related topics 
{math, number, function} 
{law, state, case} 

In boolean logic, a disjunctive normal form (DNF) is a standardization (or normalization) of a logical formula which is a disjunction of conjunctive clauses. As a normal form, it is useful in automated theorem proving. A logical formula is considered to be in DNF if and only if it is a disjunction of one or more conjunctions of one or more literals. A DNF formula is in full disjunctive normal form, if each of its variables appears exactly once in every clause. As in conjunctive normal form (CNF), the only propositional operators in DNF are and, or, and not. The not operator can only be used as part of a literal, which means that it can only precede a propositional variable. For example, all of the following formulas are in DNF:
However, the following formulas are not in DNF:
Converting a formula to DNF involves using logical equivalences, such as the double negative elimination, De Morgan's laws, and the distributive law. Note that all logical formulas can be converted into disjunctive normal form. However, in some cases conversion to DNF can lead to an exponential explosion of the formula. For example, in DNF, logical formulas of the following form have 2^{n} terms:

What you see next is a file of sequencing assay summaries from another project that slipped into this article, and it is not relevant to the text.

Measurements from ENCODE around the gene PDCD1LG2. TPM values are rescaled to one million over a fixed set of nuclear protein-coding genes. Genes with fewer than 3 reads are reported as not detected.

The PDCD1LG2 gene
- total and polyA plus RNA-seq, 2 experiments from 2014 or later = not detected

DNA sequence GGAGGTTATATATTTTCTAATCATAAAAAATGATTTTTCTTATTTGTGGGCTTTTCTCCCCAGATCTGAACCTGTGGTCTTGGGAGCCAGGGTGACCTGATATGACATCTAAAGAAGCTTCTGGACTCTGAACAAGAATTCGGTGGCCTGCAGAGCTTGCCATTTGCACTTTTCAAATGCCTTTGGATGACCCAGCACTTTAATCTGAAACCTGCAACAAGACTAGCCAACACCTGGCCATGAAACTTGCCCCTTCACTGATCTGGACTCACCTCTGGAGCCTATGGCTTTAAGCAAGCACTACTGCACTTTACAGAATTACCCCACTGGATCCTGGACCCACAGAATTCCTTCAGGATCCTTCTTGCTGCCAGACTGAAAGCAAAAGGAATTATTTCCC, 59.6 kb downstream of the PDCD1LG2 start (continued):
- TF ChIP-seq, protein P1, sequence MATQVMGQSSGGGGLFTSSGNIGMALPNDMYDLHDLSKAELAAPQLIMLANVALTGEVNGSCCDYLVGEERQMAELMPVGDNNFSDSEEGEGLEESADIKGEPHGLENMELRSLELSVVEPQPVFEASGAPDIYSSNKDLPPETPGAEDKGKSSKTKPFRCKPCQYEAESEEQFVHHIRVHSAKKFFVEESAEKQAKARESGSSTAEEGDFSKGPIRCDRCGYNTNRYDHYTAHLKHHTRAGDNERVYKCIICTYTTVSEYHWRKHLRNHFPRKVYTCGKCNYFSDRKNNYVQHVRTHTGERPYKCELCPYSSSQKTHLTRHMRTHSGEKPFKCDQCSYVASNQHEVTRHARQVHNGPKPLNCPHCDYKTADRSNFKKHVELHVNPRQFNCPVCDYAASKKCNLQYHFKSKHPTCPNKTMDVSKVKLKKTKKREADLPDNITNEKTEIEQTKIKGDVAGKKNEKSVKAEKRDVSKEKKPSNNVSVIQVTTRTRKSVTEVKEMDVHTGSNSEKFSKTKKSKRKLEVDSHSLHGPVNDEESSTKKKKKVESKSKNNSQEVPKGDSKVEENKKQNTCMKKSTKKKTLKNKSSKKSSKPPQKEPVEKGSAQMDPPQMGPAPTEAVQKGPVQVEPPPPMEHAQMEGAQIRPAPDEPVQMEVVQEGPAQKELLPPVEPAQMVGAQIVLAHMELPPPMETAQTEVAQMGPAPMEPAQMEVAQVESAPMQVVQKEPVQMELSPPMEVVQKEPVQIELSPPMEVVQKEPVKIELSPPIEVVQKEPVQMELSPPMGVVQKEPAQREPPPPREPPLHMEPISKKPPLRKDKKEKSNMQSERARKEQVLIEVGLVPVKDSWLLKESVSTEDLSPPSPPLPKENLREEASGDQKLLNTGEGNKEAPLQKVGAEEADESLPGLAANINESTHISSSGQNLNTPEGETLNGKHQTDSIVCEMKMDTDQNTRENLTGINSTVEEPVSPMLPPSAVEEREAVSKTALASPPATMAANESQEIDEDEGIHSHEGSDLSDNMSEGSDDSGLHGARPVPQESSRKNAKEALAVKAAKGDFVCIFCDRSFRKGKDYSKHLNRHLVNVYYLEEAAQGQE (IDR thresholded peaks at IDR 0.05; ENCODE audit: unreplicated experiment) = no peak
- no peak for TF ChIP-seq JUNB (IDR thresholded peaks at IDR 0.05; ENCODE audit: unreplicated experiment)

The following is a formal grammar for DNF:
Where term is any variable.
See also
External links
Full article ▸


related documents 
Discrete probability distribution 
Urysohn's lemma 
Unit interval 
Unitary matrix 
Axiom of power set 
Injective function 
Inverse transform sampling 
Irreducible fraction 
Euler's identity 
Algebraic closure 
Parse tree 
NPequivalent 
Bernoulli's inequality 
Elias gamma coding 
Klein fourgroup 
Class (set theory) 
Linear function 
Earley parser 
Complete graph 
Inner automorphism 
Regular graph 
Connectedness 
Null set 
Minkowski's theorem 
Cipher 
Profinite group 
Special functions 
Just another Perl hacker 
Automorphism 
Subring